Nevertheless, laziness is not the only potential problem here: there are also more complicated constructions that can make it difficult to know when to use singular pronouns and when to use plural pronouns. One obvious, frequently used example is “a flock of geese”. Since “flock” is singular, pronouns relating to the flock must also be singular. However, “geese” is plural, and pronouns relating to the geese that make up the flock must be plural. Attention is therefore needed to the subject when selecting pronouns. This is something with which many writers struggle, including some professionals. However, consistency in number does also improve the clarity of your writing. If you write well, which includes structuring your sentences well, you are more likely to be able to sell your work, and you are likely to get a larger readership. So be on the lookout for such issues when you perform your book editing.

–Dr. Gordon,

Designing Dialogue: Real Words for Real People

Good dialogue is vital to good writing for a number of reasons:

  • It shapes character without an intrusive narrator telling the reader.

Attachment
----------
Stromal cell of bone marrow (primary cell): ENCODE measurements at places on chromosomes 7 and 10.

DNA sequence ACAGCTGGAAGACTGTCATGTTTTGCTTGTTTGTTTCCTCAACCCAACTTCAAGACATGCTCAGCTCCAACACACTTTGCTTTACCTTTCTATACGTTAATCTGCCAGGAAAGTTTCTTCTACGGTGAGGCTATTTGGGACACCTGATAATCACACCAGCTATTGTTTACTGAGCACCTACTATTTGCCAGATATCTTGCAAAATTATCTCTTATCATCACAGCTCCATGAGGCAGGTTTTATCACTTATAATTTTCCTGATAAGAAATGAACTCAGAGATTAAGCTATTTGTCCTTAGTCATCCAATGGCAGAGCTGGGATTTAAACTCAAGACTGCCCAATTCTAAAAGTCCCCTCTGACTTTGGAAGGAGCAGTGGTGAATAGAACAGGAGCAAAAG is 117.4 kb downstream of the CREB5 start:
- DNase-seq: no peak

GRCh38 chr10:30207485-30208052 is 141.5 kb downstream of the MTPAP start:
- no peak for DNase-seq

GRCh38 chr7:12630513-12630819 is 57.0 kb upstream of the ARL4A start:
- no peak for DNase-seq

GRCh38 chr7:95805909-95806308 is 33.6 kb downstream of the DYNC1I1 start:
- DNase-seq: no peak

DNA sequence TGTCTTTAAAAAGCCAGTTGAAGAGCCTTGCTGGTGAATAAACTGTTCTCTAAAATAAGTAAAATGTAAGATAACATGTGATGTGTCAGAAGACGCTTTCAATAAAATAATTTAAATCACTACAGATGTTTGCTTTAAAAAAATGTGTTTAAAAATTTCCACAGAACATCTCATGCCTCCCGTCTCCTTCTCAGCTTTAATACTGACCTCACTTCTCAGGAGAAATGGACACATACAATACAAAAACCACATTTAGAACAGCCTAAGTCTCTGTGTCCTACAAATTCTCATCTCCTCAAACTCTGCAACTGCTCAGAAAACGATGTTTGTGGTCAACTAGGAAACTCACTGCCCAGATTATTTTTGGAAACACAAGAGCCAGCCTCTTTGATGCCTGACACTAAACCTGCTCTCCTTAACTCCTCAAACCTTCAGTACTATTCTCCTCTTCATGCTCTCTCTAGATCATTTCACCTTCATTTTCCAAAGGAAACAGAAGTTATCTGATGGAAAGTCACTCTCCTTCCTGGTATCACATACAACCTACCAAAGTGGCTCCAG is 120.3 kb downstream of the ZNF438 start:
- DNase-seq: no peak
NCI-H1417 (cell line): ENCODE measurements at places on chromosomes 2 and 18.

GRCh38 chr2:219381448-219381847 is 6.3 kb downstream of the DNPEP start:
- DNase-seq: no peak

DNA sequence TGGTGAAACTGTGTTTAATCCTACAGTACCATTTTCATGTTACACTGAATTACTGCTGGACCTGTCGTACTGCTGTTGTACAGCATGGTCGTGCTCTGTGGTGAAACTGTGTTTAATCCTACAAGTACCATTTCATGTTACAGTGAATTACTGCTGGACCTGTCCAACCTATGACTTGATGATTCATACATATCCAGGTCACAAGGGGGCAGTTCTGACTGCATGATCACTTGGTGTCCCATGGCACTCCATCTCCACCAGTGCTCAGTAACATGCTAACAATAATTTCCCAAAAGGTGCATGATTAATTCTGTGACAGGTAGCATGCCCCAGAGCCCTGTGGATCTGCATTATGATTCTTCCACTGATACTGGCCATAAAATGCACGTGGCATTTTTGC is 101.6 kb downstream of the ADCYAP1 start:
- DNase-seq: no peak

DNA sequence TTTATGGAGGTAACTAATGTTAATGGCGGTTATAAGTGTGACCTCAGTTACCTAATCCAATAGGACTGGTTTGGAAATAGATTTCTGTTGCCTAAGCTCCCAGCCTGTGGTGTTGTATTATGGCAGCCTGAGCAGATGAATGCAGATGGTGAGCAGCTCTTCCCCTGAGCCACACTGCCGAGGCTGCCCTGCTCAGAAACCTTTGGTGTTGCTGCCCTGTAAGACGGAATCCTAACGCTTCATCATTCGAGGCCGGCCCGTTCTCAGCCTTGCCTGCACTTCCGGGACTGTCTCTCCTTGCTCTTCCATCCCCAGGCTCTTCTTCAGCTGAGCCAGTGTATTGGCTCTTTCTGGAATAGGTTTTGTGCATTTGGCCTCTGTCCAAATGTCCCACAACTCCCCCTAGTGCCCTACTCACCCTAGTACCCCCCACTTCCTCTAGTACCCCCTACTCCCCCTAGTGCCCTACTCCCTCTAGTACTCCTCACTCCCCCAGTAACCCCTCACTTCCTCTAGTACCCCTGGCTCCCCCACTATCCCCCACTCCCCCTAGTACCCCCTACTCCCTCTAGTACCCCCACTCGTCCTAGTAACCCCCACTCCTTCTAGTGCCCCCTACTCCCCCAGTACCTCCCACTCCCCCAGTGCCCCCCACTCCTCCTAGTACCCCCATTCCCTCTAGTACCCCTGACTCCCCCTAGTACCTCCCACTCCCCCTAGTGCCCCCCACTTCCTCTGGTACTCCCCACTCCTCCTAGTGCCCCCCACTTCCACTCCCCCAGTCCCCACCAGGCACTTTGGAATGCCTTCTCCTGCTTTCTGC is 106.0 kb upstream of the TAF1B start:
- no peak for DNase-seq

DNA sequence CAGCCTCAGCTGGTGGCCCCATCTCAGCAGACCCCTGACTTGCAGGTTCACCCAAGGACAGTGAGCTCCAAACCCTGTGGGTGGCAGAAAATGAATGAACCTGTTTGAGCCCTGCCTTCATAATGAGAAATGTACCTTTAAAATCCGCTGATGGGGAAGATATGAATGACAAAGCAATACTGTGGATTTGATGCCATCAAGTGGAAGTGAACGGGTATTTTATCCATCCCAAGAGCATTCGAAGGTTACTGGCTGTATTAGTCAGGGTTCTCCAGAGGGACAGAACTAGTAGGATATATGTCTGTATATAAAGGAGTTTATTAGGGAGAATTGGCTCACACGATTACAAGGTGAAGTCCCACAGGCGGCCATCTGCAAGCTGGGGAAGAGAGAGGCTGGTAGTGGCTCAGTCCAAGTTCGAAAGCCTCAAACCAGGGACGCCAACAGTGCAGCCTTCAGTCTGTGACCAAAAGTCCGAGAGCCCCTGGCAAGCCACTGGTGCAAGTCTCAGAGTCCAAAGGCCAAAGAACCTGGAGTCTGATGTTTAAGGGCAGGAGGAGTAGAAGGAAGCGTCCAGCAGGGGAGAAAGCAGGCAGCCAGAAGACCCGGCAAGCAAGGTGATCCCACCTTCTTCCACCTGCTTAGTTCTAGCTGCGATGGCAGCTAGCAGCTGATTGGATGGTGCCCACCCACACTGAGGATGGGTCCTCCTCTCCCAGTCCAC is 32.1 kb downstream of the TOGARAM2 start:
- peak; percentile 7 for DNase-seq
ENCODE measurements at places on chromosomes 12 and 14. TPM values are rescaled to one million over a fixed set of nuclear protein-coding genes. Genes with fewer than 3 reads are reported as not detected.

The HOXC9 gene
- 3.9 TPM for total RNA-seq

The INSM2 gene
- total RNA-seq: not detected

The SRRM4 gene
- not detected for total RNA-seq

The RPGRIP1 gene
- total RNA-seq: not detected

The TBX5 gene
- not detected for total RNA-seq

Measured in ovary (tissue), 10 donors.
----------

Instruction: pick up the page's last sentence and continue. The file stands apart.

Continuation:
• The conflict between the speakers can move the plot along.
  • It can provide vital exposition for a reader’s understanding of backstory.

Because a character’s speech is such an important part of developing depth, it’s very important to do it well. Here are some hints to follow when performing your book editing:

  • Pay attention to mannerisms in speech. A person who is uncertain might open a statements with “Well,” as a matter of course. A more extroverted person might use “I” often, signaling his/her sense of importance.
  • Pay attention to dialect, especially regional. This can be like Twain’s Huck Finn, or merely the use of contractions (can’t instead of cannot) or even a general dropping of the “g” at the end in such words as tryin’ or callin’. Sometimes this can indicate a sense of class or education, so make use of what it suggests.

There are some caveats, though, about dialogue:

  • When trying to capture speech, sometimes too much reality can be distracting. A modern teenagers really does use you know or like a great deal in a given line of dialogue. While this should be represented, too much can suggest a lack of eloquence and draws attention from the speech to its problems (unless, of course, this is your intention).
  • Again, dialogue can be great exposition, but make sure it’s natural. For example, the following is slightly clunky:

“Hi,” said Rachel.

“Hello,” said Jason.